If one were to put growth aside, JNJ's businesses have generally had a long history of producing an exemplary amount of free cash flow. Unfortunately, management has not been a great allocator of JNJ's cash hoard. Deals for companies like Conor Medsystems, Animas, and Closure don't really look like money well spent, and even successful deals such as the acquisitions of Cordis, Centocor, DePuy, and Mentor come with a "but." That "but" is the caveat that the company often paid so much for these deals that the benefits to shareholders have not been that remarkable. I'd argue that management lacks a keen eye for acquisitions, and certainly has not been conservative with JNJ's capital. Lucky for JNJ shareholders, then, that Boston Scientific ultimately emerged victorious in the war for Guidant, as it seems quite likely that the deal would have seriously decimated shareholder value.
Where is the execution?:
JNJ operating strictly as a "cash cow" wouldn't be the end of the world, as investing enough into R&D and acquisitions in order to maintain some forward momentum (despite being sluggish) while generating robust cash flow for shareholders doesn't sound too bad. Unfortunately, that requires a fair bit of commitment to execution, which management appears to be lacking. Manufacturing problems and recalls are not just embarrassing, but they are a worrisome sign that management has lost its touch for the finer specifications of JNJ's many businesses. Recent allegations of kickbacks only add to those problems, as a JNJ device was recently recalled. The device, called LPS Diaphyseal Sleeve, is used in reconstructive knee surgery. It was recalled because of the potential for fractures, the FDA said. The agency said it has received 10 reports of incidents so far, in which the device has malfunctioned. The affected devices were manufactured by Depuy, JNJ's orthopedic unit, from 2008 to July 20, 2012. A fracture in the sleeve at the joint of it could lead to loss of function or loss of limb, infection, compromised soft tissue or death, the FDA said. The FDA also stated that the company is not recommending revision or additional follow up in the absence of symptoms of patients with this implanted device.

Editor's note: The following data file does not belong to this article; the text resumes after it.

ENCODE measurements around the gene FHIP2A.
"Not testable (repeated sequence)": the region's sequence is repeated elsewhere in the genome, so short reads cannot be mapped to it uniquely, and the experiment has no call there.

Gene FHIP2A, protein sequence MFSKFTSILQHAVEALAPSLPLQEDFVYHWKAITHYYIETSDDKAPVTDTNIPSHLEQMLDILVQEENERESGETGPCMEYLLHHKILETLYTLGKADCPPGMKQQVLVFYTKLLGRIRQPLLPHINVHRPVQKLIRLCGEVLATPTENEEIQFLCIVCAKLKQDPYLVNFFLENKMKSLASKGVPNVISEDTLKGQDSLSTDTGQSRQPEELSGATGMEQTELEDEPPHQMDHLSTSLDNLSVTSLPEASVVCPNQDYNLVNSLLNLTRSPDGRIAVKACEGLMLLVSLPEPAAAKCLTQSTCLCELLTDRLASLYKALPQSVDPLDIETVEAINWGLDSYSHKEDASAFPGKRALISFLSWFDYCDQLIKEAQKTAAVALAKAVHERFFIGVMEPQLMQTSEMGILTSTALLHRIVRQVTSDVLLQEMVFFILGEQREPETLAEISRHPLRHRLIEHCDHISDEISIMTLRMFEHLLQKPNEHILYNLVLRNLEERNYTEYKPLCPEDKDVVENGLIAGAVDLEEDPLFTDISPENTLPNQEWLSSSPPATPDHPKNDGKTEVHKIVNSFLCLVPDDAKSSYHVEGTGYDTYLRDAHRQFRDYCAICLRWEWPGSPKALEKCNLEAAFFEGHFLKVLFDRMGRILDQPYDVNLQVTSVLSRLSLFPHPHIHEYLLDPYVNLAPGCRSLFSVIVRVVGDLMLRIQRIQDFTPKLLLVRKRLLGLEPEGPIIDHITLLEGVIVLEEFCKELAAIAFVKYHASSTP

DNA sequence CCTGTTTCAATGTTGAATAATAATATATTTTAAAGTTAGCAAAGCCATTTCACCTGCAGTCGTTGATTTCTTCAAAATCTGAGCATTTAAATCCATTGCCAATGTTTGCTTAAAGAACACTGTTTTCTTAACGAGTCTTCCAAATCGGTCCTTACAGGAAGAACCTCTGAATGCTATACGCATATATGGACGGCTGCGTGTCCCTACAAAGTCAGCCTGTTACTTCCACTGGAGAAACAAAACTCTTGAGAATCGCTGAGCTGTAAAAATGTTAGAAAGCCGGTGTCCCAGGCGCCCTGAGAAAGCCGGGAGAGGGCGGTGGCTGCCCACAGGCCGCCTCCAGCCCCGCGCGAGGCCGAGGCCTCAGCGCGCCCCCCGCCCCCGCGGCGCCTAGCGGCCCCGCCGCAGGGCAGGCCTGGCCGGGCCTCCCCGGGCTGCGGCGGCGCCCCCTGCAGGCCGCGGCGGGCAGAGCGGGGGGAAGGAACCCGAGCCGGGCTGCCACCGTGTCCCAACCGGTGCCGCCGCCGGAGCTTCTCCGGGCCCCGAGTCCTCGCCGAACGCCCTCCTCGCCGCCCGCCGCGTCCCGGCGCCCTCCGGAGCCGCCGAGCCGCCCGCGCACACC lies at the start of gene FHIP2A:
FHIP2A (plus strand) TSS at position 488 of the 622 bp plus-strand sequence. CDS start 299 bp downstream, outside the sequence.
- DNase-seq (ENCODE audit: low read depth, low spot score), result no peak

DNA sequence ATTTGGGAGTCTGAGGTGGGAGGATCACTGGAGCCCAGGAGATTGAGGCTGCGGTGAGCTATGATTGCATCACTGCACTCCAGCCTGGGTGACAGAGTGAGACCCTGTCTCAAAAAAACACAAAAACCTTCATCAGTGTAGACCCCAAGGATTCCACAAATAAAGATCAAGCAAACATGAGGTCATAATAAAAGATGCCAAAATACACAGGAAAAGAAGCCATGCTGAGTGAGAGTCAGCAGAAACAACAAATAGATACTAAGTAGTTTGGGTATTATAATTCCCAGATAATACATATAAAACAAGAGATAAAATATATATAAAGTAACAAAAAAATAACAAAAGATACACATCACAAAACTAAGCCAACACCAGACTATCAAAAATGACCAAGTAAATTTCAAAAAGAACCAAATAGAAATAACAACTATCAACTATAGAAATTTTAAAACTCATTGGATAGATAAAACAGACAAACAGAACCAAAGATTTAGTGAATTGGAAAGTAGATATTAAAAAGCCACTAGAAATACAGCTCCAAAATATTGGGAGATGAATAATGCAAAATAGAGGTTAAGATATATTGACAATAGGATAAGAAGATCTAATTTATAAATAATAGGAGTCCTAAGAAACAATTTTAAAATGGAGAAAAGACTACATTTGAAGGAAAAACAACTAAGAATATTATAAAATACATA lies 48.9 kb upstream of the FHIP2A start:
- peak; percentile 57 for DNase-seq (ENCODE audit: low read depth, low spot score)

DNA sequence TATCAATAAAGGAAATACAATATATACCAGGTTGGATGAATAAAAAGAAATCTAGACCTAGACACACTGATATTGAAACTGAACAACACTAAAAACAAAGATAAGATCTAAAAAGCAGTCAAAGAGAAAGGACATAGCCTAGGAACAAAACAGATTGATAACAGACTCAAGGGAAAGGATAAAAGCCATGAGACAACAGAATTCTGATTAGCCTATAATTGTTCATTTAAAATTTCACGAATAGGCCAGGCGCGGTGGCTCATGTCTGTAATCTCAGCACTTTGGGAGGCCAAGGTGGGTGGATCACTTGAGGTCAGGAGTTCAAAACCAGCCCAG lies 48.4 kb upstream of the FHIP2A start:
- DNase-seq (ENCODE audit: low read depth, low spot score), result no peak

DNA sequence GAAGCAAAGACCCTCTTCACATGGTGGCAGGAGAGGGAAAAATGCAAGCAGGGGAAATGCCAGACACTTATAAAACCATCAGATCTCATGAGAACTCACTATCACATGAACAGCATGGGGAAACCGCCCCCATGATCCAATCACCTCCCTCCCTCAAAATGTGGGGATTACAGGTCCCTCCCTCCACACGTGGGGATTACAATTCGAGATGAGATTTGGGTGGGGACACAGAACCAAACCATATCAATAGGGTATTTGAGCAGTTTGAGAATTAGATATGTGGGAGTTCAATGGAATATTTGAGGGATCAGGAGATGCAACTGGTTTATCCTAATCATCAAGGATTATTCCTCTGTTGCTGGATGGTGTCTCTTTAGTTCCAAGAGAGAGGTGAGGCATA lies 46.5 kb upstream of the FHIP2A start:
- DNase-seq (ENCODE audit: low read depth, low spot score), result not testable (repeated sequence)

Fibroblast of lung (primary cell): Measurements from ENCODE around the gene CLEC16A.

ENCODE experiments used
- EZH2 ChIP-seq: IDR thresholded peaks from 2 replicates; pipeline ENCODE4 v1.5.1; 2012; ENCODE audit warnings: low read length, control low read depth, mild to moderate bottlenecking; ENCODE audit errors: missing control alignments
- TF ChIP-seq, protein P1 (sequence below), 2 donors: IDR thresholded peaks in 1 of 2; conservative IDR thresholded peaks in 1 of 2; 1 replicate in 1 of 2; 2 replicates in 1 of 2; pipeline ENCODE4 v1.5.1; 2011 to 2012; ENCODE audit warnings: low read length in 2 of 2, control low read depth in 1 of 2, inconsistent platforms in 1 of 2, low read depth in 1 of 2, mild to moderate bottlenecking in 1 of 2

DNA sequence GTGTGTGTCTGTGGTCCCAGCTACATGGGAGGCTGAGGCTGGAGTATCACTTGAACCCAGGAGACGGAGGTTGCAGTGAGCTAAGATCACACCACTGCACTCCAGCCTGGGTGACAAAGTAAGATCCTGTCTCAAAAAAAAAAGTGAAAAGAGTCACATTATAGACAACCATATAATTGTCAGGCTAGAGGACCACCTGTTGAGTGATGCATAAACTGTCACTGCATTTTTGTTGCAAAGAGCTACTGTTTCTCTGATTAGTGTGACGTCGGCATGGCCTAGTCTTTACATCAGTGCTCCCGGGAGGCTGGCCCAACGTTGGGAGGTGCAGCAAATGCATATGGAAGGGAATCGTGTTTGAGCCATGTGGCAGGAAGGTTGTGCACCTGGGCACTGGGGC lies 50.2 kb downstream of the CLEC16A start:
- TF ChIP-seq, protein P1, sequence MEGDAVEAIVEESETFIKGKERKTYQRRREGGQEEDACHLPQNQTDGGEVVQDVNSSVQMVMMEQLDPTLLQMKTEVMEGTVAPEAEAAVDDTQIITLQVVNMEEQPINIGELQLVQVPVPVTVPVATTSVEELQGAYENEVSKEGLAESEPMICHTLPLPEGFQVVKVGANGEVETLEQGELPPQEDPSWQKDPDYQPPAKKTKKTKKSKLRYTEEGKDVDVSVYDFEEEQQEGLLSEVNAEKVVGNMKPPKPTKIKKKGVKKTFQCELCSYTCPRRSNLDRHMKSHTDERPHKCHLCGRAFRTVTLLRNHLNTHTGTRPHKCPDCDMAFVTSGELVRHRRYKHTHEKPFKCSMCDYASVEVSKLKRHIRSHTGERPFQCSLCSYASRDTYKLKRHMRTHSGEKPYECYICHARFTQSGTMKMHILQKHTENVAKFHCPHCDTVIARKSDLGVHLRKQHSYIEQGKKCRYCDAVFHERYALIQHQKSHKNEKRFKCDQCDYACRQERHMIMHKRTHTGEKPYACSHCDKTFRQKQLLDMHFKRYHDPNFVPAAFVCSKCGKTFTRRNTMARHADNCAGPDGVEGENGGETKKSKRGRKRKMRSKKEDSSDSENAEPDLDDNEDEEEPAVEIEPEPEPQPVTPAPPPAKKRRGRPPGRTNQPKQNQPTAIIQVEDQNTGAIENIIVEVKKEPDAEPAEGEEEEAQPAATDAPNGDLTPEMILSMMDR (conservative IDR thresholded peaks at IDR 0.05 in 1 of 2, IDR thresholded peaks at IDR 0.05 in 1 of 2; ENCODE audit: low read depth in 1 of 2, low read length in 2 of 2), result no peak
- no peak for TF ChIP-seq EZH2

This lack of execution makes JNJ appear like a complete joke among the healthcare industry. What's worse is that the board seems to be getting pretty complacent on these issues. In response to one of JNJ's worst years in recent memory, the board reacted by cutting CEO Weldon's bonus by about half, only to later give him a 3% raise. Actions such as those are unacceptable, as management is being rewarded for essentially destroying shareholder value. I just don't see why the board is so willing to reward a CEO who has produced so little to celebrate lately.
JNJ's yield is lingering at a juicy 3.2% and is continuing to show stable signs of growth. Indeed, its products are widely used, its financials are in solid shape, its dividend is very generous, and doesn't appear to be at risk of being reduced any time soon. I'm not suggesting that JNJ is about to collapse or even slowly fade into the background. As stated above, JNJ is a strong cash flow generator and also generates very strong returns on capital. The problem, though, is that JNJ just isn't a dynamic player anymore. If you want a company that will produce large amounts of cash, and send a moderate amount of it back to shareholders in dividends and buybacks, JNJ is an excellent choice. But if you really want to harness the growth potential of the healthcare market with a top-notch operator, JNJ simply does not fit the bill.
Even so, JNJ has impressively managed to grow at high single digits over the last 20 years, and its current outlook for Tuesday appears to show a strong earnings report, but the real question that exists on the company's future is how it will hold up over the course of the next 30 years. JNJ has recently outperformed the bull market run, as it has rallied up above $80 a share. Personally, I find the valuation slightly overvalued, but I certainly can't argue with the return it has provided to shareholders.